Talking your book is a simple idea, and there are many anecdotes of professional investors engaging in the activity. If you have ever attended a Value Investing Congress session, you have undergone flagellation by numerous "talk your book" investors. Or maybe you've plowed through one of Bill Ackman's 100pg+ power-points on his recent activist plan (let's just hope nobody took the sucker bet on Target.) Perhaps you saw David Einhorn's amazing research on The St. Joes Company? These are all examples of "talking your book." Unfortunately, piecing together these numerous anecdotal examples is difficult, and assessing how "talking your book" affects stock prices is not very scientific--until now...
VIC, at some level, is explicitly designed to facilitate talking your book. And because the organization has a relatively long track record of recommendations, creating a large scale sample to assess how talking your book affects stock prices is finally possible.
So how does the market react to VIC recommendations?
The case study of IASG exemplifies the findings from the paper. Prior to the December 7th, 2006 recommendation, IASG tanked relative to the market. After being recommended on VIC the stock jumped by almost 10%! In the next few weeks the stock slowly drifted upwards (on a risk-adjusted basis) until it was announced on December 21, 2006 that IASG would merge with Protection One.
The results from the IASG example are representative of the entire sample of VIC recommendations. In the graph below, the dotted line represents the return path of short recommendations and the solid line represents long recommendations.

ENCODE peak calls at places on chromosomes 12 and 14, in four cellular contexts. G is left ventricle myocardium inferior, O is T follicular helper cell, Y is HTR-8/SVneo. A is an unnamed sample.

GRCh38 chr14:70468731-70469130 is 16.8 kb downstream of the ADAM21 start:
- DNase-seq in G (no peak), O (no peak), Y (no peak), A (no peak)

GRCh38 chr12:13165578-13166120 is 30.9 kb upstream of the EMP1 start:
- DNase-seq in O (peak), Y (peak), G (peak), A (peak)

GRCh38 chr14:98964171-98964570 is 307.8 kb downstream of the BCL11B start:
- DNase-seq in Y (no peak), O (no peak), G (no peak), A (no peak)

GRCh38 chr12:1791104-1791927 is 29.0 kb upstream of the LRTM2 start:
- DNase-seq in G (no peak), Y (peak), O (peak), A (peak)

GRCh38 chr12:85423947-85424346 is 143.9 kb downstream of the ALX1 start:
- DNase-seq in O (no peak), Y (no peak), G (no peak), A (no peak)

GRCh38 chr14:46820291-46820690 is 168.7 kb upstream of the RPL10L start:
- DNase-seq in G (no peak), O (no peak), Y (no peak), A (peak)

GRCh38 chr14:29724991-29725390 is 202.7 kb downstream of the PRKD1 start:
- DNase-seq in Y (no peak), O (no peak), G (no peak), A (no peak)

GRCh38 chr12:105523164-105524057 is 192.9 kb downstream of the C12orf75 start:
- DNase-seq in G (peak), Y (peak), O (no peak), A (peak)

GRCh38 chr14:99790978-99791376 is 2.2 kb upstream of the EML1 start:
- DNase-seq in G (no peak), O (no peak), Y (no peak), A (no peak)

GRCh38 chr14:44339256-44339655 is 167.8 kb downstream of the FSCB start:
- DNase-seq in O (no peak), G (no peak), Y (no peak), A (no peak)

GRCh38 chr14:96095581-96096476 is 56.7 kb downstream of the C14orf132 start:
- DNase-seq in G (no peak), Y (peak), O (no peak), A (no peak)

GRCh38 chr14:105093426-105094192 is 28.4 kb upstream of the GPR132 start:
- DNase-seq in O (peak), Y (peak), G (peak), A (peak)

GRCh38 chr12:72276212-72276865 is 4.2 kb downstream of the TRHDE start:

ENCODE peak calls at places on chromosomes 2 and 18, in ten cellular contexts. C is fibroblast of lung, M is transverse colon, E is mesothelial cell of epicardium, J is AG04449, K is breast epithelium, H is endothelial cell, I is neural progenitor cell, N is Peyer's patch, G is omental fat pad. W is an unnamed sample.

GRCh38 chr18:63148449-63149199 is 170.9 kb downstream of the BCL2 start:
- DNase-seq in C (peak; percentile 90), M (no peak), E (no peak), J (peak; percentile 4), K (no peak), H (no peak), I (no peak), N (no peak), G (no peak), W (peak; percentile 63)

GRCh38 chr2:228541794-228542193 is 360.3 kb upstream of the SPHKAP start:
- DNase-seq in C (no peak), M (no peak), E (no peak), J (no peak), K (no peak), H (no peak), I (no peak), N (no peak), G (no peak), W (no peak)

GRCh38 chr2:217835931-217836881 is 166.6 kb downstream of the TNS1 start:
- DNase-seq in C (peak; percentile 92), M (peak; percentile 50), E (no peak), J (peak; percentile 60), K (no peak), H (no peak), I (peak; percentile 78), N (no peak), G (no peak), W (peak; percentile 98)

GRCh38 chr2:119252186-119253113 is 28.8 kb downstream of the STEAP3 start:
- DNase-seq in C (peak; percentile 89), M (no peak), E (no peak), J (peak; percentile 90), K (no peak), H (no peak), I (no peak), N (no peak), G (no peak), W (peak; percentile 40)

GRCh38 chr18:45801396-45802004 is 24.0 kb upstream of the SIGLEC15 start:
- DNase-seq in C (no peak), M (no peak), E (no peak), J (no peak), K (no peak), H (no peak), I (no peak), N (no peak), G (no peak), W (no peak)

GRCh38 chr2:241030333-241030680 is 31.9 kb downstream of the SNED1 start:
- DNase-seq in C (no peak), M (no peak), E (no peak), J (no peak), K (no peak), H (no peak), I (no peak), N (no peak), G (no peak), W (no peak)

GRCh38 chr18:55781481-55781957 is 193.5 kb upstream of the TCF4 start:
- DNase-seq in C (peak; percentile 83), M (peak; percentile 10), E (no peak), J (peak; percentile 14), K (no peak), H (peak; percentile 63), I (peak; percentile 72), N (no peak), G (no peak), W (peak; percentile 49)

A few points of interest:
- Short ideas outperform prior to posting, and long ideas underperform prior to posting--presumably, the short ideas are becoming 'overvalued' and the long ideas are 'undervalued.'
- After posting, short ideas tumble and long ideas see a large upward spike. In both the long and short scenario there is a continual 'drift' following recommendation.
- The ideas posted are actually valuable to whomever purchased them prior to recommendation AND after recommendation!
- Find honest to goodness undervaluation or overvaluation. (Obviously, if you aren't discovering genuinely "good" ideas, talking your book is not going to work.)
- Take a full position in the stock.
- Crank on your PR engines and spread the word about your idea (VIC, Sumzero.com, SeekingAlpha, etc.). Here is a paper looking at the performance of Seeking Alpha posts.
- Drive prices closer to fundamentals in a shorter amount of time.
Talking your book is an interesting concept and closely parallels the "pumping your book" concept, which is more nefarious. Understanding the difference between "talking" and "pumping" is a critical insight one must understand before they engage in either activity. Talking your book is the actual sharing of good ideas, whereas pumping your book, is sharing rumors/lies/misinformation regarding a stock that is already fully valued and/or overvalued (this strategy takes advantage of the "sucker born every minute" concept).
Pumping your book is unethical and against various regulations, however, there are many ways investors should think about leveraging the benefits of talking their books. Often, investors simply focus on investing, but sometimes they forget that the stock market is part investing and part beauty contest. Those investors who simply rely on the broader market to magically find their undervalued stocks, may end up sitting on an undervalued stock for many years before the valuation reaches a "fair" price. Why not share your scoop with other value investors? Sharing is a win-win for everyone: Other investors access new ideas, and prices reflect fundamentals sooner rather than later.
Note: While we discuss "talking your book," I am engaged in talking my own book of research--kinda ironic...